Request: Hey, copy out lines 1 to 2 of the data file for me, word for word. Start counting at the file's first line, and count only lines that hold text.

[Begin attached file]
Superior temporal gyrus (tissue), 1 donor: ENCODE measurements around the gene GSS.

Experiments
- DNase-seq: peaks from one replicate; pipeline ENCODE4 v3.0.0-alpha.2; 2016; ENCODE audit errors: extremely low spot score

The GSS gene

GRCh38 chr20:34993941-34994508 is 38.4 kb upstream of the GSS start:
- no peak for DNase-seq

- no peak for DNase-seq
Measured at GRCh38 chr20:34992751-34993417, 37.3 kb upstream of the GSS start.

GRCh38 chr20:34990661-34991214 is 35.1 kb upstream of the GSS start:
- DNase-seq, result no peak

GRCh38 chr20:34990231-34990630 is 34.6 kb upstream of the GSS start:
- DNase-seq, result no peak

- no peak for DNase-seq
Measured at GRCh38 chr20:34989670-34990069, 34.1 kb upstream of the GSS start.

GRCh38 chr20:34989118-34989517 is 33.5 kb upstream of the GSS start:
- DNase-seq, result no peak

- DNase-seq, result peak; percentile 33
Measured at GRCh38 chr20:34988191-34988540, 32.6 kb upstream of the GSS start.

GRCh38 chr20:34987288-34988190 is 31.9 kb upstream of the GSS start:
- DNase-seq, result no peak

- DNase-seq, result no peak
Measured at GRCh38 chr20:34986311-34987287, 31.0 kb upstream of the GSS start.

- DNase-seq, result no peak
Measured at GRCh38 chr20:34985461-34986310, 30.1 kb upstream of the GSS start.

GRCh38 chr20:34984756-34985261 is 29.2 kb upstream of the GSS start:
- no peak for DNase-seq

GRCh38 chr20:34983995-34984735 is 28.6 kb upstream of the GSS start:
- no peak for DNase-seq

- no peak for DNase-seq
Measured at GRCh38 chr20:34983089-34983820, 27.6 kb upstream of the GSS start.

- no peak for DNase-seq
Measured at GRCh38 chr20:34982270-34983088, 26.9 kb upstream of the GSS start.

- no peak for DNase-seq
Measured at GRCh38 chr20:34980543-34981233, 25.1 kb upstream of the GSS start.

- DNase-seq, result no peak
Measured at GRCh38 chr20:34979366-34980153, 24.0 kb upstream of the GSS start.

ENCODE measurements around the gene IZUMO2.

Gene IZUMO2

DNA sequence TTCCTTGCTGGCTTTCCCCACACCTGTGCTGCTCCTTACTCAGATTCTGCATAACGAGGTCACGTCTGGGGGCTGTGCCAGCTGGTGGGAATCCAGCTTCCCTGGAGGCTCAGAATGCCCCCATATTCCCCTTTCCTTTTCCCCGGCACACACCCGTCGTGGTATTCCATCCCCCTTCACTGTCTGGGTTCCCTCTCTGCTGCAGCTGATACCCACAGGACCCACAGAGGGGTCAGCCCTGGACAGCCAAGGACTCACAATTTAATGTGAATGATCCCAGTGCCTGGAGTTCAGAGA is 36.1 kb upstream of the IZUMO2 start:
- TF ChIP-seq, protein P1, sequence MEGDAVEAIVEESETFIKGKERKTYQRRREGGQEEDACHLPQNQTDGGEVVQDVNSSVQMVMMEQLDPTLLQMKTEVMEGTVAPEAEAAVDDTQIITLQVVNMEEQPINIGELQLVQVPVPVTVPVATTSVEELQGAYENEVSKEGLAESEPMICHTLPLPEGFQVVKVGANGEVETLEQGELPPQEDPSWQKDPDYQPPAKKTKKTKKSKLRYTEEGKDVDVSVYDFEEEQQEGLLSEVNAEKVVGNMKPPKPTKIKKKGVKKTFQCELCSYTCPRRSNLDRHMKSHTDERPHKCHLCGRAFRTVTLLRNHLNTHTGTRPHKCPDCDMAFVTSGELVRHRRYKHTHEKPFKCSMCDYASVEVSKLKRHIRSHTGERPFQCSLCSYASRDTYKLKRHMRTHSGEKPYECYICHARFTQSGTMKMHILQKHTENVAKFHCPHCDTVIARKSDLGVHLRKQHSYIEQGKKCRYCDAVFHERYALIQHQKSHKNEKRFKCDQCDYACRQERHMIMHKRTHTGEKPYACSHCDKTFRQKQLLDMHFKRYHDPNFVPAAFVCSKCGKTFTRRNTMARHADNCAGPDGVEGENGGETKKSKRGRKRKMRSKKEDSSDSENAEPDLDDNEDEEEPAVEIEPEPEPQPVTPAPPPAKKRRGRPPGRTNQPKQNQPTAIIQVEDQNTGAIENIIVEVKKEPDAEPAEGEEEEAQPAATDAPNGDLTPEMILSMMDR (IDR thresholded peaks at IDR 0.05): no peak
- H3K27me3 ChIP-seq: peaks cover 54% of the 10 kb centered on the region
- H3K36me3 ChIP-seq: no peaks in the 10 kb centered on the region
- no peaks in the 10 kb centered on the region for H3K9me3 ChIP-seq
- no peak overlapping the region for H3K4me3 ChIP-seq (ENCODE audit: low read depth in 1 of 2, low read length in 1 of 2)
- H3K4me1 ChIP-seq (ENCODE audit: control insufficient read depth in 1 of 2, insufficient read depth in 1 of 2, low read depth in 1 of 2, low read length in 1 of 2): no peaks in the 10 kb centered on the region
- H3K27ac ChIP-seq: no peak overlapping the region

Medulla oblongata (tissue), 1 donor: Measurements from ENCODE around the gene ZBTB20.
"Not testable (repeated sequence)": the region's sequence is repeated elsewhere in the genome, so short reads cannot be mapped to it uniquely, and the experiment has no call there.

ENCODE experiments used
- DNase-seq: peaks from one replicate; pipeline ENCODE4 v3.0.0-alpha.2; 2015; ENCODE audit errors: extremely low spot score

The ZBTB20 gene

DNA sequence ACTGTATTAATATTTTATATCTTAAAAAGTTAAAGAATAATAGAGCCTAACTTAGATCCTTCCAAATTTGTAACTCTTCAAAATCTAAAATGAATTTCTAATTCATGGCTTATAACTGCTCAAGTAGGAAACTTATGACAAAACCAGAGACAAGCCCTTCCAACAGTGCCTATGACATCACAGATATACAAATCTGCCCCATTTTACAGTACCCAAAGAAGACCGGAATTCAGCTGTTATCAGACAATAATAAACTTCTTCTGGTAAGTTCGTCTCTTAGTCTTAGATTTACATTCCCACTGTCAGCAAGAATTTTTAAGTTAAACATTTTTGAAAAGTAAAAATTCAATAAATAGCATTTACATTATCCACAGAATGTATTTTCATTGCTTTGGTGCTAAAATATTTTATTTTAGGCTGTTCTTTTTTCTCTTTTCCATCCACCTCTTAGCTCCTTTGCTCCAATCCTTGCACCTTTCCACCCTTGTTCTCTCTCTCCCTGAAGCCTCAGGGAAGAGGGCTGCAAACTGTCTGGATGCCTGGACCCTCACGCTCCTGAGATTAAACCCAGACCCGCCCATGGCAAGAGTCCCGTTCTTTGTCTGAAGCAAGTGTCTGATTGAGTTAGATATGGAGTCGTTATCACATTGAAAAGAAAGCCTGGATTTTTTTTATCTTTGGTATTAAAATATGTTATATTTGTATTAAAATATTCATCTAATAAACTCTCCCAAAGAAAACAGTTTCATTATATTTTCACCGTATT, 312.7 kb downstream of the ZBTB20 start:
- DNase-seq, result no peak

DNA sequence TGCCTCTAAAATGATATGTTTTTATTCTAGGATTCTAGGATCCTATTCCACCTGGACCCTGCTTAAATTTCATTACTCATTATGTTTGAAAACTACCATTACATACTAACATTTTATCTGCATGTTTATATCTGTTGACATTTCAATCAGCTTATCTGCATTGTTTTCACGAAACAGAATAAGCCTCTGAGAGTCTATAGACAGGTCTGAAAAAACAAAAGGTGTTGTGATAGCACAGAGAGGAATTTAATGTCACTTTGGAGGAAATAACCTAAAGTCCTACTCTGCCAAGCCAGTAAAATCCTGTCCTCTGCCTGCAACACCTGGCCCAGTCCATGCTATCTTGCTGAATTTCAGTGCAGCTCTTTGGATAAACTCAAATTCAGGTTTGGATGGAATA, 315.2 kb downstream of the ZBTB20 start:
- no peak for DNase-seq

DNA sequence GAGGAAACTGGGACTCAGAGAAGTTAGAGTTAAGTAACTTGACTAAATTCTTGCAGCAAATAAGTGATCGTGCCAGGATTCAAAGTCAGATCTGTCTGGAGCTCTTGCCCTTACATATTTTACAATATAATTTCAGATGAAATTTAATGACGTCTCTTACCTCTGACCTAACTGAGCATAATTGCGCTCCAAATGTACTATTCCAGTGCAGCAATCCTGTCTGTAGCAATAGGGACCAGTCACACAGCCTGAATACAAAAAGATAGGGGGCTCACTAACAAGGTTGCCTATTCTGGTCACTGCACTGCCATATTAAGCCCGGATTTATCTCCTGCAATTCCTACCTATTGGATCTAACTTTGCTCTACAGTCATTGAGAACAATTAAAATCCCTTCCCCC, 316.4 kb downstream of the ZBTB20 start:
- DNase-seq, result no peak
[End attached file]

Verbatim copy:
Superior temporal gyrus (tissue), 1 donor: ENCODE measurements around the gene GSS.

Experiments